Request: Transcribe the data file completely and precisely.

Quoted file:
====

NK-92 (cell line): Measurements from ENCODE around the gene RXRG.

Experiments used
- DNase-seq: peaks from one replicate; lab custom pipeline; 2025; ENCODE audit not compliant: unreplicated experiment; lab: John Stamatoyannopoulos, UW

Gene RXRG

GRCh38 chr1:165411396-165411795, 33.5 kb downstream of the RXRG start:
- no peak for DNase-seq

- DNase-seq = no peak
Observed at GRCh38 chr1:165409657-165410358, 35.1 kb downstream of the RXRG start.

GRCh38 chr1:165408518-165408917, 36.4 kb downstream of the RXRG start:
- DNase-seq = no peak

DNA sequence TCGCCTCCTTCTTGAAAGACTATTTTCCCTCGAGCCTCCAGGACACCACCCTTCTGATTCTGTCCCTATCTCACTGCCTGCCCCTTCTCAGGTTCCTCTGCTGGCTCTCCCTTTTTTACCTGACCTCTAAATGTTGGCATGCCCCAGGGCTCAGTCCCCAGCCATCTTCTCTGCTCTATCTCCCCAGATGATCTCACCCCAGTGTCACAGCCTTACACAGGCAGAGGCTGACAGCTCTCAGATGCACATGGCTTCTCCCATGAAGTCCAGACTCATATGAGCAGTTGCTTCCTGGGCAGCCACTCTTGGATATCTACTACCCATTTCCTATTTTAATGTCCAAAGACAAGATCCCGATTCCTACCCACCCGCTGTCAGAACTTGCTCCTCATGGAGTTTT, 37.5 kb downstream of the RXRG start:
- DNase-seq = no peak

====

NK-92 (cell line): Measurements from ENCODE around the gene RXRG.

Experiments used
- DNase-seq: peaks from one replicate; lab custom pipeline; 2025; ENCODE audit not compliant: unreplicated experiment; lab: John Stamatoyannopoulos, UW

Gene RXRG

GRCh38 chr1:165411396-165411795, 33.5 kb downstream of the RXRG start:
- no peak for DNase-seq

- DNase-seq = no peak
Observed at GRCh38 chr1:165409657-165410358, 35.1 kb downstream of the RXRG start.

GRCh38 chr1:165408518-165408917, 36.4 kb downstream of the RXRG start:
- DNase-seq = no peak

DNA sequence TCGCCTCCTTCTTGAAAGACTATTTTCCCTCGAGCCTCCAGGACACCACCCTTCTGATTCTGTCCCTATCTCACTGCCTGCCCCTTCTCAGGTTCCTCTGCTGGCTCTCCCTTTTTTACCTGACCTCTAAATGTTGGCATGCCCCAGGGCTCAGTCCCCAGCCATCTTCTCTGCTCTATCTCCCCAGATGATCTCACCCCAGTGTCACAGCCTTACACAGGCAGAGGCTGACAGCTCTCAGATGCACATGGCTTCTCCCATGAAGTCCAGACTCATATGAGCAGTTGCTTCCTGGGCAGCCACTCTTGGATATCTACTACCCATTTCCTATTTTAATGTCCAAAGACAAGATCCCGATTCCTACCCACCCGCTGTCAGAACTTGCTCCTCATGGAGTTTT, 37.5 kb downstream of the RXRG start:
- DNase-seq = no peak